This is the ninth in a series of 10 technologies integral to the United States military since World War I.
Air Force Airman 1st Class Anthony Sennhenn, EOD technician, 506th Expeditionary Civil Engineer Squadron, unloads “Vanessa,” a remote-controlled F6-A EOD bomb disarming robot for use in disarming an improvised explosive device found near a road used by American forces. (Photo by US Army Sgt. Matthew Acosta)
The origins of the U.S. Navy’s Explosive Ordinance Disposal (EOD) Division can be traced back to World War II when they were used to counter the complex weapons systems deployed by other nations. Today, this center adds Improvised Explosive Devices (IEDs) and Weapons of Mass Destruction (WMDs) to the range of threats EOD technicians respond to around the world.
As depicted in the above photo, solid-fuel rockets are sometimes used to help LC-130s takeoff from remove sites in Antarctica. This is known as jet assisted takeoff or JATO.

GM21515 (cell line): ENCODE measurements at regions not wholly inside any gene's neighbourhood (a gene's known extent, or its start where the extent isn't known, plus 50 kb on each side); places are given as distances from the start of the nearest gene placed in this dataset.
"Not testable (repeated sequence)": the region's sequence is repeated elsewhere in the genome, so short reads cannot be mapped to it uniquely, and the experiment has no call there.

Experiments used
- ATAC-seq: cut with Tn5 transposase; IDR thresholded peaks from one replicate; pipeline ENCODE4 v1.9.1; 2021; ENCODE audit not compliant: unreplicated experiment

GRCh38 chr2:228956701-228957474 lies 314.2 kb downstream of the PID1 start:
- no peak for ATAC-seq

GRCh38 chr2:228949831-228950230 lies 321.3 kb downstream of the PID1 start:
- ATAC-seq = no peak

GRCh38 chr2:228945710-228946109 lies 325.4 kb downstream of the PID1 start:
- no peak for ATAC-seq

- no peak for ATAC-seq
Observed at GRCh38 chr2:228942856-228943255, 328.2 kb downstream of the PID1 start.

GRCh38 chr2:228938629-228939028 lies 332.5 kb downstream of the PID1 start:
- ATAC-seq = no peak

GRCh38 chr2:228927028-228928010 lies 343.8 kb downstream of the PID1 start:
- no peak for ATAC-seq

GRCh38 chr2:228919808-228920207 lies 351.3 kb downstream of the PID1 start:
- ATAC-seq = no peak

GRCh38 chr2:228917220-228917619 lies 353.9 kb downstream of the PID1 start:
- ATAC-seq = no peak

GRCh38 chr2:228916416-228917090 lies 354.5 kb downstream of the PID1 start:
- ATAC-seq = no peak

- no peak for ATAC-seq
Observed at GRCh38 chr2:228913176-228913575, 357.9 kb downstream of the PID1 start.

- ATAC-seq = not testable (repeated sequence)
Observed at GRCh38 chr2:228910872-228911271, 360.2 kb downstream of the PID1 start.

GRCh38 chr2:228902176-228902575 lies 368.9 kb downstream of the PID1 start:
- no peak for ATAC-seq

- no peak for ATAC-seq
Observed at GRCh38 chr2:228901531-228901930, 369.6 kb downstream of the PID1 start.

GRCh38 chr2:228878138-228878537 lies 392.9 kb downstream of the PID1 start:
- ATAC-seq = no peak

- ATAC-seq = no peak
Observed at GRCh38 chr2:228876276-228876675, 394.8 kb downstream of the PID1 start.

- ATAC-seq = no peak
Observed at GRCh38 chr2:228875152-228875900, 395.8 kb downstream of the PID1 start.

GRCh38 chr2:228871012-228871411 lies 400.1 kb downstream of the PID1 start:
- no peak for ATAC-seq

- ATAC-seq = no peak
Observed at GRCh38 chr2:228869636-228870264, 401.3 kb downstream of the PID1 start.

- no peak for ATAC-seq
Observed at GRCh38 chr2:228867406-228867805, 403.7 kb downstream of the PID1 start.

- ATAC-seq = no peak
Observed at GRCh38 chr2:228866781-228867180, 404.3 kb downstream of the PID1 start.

Misfired or defective JATO fuel bottles must be detonated prior to removal from Antarctica to permit recycling. The JATO explosive disposal team consists of both U.S. Antarctic Program and U.S. Air Force military personnel.
In the first of two videos, you’ll get an inside look at how the JATO explosive disposal team operates. At about 1:30, an EOD team shouts “fire in the hole” three times prior to detonation. All debris is then cleaned up and safely returned to the U.S. for proper recycling. Thanks to Chief Master Sergeant Connie Hoffman, Joint Task Force – Support Forces Antarctica, for this interesting footage.